India, China agree to disengage in Doklam: MEA

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New Delhi: India and China on August 28 agreed to “expeditious disengagement” of border personnel bringing down the curtains on the 73-day standoff at the plateau located at the tri-junction of Sikkim-Bhutan and China.
The end to the face-off that began on June 16 came ahead of the September 3-5 BRICS meeting to be hosted by China at Xiamen, which Prime Minister Narendra Modi is expected to attend.
The dispute arose after Indian troops stepped onto a territory held by Bhutan to prevent the Chinese side from constructing a road that New Delhi said had security implications for it. China insisted that Indian troops first withdraw unilaterally from the area before talks could be held.
Emphasizing that New Delhi always maintained that it is only through diplomatic channels that differences on such matters can be addressed, Ministry of External Affairs spokesperson Raveesh Kumar said: “Our principled position is that agreements and understandings reached on boundary issues must be scrupulously respected’’.
The second response from MEA came after reports from Beijing quoted Foreign Ministry spokespersons Hua Chunying that ‘’Chinese troops on the ground have verified it. China continues to exercise sovereignty.
She said Indian soldiers and equipment was pulled back to the Indian side of the border and Chinese side continues to patrol the Doklam area. “The Chinese side continues to uphold sovereignty and territorial integrity according to the historical convention,” she said.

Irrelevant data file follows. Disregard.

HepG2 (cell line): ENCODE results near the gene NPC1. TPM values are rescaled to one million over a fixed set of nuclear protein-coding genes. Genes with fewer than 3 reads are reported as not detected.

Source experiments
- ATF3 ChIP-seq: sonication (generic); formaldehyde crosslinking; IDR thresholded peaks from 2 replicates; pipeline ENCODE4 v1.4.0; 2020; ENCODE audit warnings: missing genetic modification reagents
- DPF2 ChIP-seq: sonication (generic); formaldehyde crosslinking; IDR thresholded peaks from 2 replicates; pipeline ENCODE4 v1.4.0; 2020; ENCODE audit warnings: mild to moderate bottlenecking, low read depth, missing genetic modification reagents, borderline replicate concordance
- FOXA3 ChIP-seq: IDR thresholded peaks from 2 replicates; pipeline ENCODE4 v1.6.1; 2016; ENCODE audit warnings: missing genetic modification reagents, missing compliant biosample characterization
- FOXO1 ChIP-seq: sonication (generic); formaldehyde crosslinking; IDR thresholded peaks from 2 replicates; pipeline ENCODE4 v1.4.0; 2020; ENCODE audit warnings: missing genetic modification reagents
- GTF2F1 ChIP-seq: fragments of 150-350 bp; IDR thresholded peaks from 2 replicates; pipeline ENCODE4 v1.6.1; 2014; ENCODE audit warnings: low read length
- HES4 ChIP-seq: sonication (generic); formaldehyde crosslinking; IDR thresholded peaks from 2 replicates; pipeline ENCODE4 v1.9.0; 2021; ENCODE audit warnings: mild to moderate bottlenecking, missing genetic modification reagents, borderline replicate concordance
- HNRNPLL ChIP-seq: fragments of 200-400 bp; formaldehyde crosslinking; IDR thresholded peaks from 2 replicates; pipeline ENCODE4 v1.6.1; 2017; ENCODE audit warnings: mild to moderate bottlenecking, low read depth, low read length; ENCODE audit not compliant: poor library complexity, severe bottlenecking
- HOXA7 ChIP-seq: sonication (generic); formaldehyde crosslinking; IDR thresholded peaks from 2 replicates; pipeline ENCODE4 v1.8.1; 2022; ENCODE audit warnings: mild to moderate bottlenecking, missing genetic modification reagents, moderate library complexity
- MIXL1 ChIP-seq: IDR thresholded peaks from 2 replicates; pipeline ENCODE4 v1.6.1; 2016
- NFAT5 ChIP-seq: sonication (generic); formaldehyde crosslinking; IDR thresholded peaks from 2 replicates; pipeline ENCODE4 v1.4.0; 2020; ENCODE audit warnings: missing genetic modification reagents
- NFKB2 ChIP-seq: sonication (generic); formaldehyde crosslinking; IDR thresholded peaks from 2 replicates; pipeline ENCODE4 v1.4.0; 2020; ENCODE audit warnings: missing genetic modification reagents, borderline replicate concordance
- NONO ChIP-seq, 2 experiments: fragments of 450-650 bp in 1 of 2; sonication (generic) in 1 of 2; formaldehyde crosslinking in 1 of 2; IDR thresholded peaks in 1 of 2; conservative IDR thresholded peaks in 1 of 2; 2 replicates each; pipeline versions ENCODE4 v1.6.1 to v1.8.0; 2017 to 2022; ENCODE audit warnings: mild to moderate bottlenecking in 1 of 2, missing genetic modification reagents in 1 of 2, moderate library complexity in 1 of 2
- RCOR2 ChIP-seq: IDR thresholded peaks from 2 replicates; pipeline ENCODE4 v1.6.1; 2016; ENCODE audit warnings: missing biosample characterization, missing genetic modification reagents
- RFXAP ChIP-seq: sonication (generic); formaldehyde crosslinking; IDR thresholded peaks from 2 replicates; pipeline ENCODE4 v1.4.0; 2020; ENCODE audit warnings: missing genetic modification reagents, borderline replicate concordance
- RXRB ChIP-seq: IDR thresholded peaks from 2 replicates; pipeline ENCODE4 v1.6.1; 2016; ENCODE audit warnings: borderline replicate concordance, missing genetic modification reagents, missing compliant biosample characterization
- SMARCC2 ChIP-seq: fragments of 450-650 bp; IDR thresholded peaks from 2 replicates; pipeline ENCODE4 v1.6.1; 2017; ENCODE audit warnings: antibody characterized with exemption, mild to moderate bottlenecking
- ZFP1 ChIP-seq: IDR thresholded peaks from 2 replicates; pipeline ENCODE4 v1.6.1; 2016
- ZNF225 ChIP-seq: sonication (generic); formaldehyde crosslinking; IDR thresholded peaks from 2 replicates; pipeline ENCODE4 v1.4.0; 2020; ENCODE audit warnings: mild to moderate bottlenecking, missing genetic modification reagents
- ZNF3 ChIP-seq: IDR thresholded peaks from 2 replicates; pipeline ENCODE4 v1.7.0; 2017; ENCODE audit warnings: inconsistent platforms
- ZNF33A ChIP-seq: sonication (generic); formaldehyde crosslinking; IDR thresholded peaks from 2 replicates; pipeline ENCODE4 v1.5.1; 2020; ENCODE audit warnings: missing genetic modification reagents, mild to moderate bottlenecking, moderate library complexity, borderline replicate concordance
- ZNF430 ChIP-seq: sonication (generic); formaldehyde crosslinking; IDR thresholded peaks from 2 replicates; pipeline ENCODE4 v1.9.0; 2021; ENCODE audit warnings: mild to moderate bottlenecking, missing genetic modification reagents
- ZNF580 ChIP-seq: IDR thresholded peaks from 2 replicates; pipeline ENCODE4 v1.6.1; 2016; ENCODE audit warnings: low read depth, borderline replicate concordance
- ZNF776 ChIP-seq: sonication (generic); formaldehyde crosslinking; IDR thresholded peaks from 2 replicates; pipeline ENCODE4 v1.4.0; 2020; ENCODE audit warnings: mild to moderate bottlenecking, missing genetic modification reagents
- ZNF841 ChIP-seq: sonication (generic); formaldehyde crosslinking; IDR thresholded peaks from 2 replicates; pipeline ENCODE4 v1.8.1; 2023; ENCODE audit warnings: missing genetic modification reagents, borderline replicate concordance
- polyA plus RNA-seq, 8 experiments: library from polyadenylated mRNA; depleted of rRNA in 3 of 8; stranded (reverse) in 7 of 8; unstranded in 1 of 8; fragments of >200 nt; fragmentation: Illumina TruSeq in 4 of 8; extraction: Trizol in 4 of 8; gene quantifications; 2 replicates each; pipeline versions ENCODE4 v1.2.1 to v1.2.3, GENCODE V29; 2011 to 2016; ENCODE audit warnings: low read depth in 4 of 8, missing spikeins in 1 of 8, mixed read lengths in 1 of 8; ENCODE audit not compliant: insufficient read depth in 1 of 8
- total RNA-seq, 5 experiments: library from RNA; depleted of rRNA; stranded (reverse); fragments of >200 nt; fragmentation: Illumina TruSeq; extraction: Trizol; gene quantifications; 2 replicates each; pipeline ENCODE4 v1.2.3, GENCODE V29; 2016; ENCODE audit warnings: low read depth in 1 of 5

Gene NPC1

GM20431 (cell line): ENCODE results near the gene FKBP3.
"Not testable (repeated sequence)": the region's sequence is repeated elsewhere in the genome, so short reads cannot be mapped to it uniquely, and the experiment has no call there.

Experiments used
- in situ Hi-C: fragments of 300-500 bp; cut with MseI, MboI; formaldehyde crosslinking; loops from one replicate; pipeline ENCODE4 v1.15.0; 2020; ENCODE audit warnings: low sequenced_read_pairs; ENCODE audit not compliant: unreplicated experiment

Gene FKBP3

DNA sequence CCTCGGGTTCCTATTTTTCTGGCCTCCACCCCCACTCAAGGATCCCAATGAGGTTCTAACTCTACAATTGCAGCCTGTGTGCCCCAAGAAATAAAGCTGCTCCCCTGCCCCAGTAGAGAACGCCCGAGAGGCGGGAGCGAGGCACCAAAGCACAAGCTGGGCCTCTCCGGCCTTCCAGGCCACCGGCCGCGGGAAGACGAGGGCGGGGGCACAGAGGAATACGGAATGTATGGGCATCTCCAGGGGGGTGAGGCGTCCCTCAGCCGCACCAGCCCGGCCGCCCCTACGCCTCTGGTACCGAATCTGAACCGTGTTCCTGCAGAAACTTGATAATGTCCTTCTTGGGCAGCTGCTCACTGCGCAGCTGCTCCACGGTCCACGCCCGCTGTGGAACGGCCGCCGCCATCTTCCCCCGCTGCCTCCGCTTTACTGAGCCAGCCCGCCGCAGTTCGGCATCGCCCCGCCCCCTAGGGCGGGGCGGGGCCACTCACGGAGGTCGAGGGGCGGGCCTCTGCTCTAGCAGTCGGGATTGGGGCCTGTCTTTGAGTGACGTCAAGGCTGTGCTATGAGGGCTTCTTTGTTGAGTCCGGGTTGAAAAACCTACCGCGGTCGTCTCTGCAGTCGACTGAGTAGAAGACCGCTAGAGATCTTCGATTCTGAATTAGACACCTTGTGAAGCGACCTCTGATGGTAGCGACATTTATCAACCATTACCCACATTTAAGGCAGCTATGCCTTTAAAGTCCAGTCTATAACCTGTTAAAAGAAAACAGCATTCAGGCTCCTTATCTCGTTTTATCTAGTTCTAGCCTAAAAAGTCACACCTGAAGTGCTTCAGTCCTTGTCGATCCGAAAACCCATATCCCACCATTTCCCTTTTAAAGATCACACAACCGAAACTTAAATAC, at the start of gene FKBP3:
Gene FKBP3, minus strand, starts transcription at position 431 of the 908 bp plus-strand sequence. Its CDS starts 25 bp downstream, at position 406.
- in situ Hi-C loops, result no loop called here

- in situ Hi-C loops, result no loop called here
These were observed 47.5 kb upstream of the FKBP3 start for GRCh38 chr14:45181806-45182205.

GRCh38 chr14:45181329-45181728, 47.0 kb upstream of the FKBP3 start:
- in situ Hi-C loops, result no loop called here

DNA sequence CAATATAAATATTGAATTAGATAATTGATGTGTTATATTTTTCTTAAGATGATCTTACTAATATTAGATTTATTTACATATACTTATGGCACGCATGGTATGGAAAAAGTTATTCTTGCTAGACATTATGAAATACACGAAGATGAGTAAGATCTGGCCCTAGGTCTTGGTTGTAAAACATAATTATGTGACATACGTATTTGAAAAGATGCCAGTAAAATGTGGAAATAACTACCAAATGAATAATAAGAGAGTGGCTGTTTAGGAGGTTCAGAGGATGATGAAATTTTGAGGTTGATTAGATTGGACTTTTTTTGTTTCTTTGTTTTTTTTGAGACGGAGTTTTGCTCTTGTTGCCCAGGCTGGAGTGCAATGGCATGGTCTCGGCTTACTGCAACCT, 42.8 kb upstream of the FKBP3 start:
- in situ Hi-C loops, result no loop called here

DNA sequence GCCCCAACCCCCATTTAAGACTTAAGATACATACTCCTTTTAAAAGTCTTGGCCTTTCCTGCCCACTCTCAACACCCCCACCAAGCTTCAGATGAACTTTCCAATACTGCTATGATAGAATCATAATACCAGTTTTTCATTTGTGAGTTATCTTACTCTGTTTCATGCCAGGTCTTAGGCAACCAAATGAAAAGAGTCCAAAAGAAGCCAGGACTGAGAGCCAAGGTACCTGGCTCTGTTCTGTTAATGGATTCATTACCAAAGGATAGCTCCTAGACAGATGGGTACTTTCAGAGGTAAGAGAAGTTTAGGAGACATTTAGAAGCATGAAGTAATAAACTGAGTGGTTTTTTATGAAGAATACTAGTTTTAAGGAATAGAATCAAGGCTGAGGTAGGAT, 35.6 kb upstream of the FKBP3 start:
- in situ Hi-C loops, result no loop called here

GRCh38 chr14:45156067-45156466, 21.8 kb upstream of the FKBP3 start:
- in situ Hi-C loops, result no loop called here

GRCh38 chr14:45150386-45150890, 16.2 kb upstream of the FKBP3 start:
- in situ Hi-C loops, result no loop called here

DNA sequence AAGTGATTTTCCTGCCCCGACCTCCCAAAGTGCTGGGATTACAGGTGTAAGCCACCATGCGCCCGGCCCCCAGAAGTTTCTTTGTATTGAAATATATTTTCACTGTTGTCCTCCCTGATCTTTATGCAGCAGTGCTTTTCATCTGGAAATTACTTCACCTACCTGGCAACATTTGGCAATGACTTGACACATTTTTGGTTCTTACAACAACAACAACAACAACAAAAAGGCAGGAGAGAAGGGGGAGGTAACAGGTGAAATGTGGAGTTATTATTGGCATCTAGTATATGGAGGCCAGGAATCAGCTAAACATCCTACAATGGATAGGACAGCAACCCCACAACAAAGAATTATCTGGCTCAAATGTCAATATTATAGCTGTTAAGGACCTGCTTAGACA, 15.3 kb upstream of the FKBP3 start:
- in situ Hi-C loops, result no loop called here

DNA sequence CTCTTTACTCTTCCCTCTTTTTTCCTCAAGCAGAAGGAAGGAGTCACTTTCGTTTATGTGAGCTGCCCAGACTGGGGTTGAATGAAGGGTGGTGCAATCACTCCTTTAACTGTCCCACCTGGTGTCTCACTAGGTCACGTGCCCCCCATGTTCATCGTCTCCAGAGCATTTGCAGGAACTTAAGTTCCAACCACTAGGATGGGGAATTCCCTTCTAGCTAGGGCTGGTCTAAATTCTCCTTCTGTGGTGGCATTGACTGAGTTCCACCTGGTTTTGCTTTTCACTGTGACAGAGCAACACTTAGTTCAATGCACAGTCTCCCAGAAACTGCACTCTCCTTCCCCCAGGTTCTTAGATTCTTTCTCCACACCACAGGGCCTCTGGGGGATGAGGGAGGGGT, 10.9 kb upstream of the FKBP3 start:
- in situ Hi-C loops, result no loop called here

The dispute arose after Indian troops stepped onto a territory held by Bhutan to prevent the Chinese side from constructing a road that New Delhi said had security implications for India. China insisted that Indian troops first withdraw unilaterally from the area before talks could be held on it.
Since its official reaction on June 30, India maintained that according to agreement between special representatives arrived at during border talks, settlement of borders at tri-junction would require consultation with the third country, in this case Bhutan.
Earlier in the day, India announced that both sides maintained diplomatic communication in respect of the Doklam incident and during these exchanges New Delhi was able to express its views and convey its concerns and interests.
The MEA said India’s policy remains guided by the belief that peace and tranquillity in the border areas is an essential pre-requisite for further development of bilateral relationship.
As was mentioned on June 30, the MEA recalled that both India and China had agreed in Astana, when PM Modi met President Xi Jingping in early June that “differences should not be allowed to become disputes” and Sino-Indian relations must remain stable. “We look forward to continuing engagement with the Chinese side on this basis”.
The United States had asked India and China to talk directly to end the standoff.

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